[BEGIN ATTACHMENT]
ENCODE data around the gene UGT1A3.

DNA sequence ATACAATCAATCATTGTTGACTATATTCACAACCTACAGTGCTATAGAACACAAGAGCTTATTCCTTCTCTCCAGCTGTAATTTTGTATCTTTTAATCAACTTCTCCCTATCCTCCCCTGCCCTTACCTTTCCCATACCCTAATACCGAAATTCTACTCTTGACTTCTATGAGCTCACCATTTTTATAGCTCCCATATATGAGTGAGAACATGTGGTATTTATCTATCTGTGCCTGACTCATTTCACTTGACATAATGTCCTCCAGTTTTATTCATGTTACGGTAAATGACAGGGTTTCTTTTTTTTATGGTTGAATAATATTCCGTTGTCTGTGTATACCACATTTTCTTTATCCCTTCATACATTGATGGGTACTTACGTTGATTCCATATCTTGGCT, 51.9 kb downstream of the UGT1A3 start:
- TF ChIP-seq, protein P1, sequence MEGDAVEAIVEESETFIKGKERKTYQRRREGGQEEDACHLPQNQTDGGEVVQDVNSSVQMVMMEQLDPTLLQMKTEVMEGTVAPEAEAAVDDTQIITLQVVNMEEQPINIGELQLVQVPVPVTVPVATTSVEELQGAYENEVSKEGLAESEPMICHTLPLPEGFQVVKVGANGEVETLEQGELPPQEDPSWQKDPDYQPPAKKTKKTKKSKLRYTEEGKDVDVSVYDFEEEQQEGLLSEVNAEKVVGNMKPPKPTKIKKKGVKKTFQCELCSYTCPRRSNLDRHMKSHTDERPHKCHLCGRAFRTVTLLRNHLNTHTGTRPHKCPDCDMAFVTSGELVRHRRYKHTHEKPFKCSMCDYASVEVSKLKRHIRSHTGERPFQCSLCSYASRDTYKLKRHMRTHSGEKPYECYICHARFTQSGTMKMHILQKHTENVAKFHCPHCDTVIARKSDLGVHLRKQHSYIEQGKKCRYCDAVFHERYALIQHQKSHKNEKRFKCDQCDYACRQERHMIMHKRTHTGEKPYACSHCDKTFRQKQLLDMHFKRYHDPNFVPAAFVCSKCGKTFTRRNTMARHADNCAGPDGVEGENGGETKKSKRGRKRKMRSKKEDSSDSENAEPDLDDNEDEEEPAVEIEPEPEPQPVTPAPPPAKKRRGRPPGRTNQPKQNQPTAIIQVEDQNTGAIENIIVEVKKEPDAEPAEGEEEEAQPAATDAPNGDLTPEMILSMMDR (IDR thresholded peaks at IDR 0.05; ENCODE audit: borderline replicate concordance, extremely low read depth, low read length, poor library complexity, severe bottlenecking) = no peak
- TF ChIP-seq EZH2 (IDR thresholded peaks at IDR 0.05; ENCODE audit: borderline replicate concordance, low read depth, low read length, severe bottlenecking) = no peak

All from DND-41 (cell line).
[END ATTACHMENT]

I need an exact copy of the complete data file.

ENCODE data around the gene UGT1A3.

DNA sequence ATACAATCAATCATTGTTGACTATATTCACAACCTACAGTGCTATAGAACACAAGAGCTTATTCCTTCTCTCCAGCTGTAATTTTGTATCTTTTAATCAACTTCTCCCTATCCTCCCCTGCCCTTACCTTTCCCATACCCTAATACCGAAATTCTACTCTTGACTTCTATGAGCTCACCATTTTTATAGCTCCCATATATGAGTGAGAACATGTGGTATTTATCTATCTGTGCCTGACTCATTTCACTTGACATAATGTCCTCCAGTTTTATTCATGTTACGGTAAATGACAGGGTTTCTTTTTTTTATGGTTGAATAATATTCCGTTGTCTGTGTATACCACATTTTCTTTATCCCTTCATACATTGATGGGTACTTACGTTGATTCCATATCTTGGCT, 51.9 kb downstream of the UGT1A3 start:
- TF ChIP-seq, protein P1, sequence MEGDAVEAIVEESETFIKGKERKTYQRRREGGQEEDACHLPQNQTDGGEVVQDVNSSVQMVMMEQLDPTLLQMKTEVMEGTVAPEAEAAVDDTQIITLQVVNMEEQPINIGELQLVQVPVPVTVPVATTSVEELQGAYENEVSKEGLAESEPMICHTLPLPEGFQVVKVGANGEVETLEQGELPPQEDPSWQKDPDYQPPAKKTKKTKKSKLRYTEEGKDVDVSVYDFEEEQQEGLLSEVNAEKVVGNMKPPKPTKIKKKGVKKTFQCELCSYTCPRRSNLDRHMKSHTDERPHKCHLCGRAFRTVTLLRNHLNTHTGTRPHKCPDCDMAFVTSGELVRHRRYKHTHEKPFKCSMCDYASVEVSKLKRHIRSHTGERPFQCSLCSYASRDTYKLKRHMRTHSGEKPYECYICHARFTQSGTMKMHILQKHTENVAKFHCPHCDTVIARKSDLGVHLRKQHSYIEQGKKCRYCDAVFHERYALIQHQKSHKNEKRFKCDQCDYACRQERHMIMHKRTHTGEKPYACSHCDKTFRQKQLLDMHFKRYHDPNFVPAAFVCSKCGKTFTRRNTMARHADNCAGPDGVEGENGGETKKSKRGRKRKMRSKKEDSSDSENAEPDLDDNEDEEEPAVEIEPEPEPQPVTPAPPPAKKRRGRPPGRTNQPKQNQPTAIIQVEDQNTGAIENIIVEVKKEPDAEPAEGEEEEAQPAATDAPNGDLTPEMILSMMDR (IDR thresholded peaks at IDR 0.05; ENCODE audit: borderline replicate concordance, extremely low read depth, low read length, poor library complexity, severe bottlenecking) = no peak
- TF ChIP-seq EZH2 (IDR thresholded peaks at IDR 0.05; ENCODE audit: borderline replicate concordance, low read depth, low read length, severe bottlenecking) = no peak

All from DND-41 (cell line).